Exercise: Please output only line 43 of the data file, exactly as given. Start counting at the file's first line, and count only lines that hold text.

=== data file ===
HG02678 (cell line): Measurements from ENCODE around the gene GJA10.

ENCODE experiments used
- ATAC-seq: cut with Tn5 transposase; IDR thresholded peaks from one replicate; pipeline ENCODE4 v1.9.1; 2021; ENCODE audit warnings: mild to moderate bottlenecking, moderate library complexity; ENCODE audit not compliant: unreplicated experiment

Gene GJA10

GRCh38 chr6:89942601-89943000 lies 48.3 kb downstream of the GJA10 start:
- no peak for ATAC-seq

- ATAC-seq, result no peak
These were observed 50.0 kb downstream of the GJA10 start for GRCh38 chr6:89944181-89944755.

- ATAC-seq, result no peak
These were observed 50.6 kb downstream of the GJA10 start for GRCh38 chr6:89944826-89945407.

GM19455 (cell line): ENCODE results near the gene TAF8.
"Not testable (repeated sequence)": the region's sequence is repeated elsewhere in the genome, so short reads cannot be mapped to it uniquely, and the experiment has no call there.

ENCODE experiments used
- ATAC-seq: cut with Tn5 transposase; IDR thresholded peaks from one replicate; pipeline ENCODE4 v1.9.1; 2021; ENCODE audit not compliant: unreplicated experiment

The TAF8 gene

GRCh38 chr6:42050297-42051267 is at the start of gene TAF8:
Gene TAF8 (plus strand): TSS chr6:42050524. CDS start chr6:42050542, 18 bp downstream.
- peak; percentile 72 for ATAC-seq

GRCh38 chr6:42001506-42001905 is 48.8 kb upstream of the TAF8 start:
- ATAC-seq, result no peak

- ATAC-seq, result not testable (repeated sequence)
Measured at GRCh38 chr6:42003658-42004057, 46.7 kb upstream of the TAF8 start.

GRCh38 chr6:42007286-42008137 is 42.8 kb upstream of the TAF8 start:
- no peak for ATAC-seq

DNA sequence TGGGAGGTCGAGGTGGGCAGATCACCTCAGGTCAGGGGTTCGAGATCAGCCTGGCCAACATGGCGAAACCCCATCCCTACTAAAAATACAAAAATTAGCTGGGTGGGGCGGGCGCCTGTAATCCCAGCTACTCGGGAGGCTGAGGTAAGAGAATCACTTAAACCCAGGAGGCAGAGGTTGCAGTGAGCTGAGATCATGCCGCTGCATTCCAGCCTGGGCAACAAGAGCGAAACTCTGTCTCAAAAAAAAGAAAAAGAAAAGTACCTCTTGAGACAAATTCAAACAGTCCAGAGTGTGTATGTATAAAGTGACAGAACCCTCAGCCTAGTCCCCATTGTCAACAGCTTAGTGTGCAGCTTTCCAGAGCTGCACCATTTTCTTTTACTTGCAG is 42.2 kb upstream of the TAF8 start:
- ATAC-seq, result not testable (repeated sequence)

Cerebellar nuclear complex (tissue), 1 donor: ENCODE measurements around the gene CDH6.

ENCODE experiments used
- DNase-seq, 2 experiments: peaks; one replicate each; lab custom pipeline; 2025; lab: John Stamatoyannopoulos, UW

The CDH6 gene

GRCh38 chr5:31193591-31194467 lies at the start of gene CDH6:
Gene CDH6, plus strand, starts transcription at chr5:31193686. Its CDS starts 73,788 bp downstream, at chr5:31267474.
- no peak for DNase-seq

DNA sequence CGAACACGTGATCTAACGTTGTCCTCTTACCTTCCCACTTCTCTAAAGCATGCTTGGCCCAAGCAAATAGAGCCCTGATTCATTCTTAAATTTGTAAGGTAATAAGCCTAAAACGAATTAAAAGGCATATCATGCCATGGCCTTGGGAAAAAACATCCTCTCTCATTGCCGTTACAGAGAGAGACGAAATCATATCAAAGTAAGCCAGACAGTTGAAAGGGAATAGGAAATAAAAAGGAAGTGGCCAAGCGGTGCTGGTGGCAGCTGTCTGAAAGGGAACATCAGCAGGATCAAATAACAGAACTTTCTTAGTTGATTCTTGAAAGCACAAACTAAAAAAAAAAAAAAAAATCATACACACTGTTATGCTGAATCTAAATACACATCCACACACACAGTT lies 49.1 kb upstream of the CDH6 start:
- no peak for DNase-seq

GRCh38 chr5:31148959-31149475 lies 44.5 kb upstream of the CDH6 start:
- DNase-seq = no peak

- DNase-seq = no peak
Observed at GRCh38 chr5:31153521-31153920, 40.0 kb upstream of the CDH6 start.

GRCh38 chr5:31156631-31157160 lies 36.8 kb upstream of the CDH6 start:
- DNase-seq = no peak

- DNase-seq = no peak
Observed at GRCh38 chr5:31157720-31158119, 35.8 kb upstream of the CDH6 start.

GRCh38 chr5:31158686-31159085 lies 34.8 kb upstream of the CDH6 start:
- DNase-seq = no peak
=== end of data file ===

Observed at GRCh38 chr5:31157720-31158119, 35.8 kb upstream of the CDH6 start.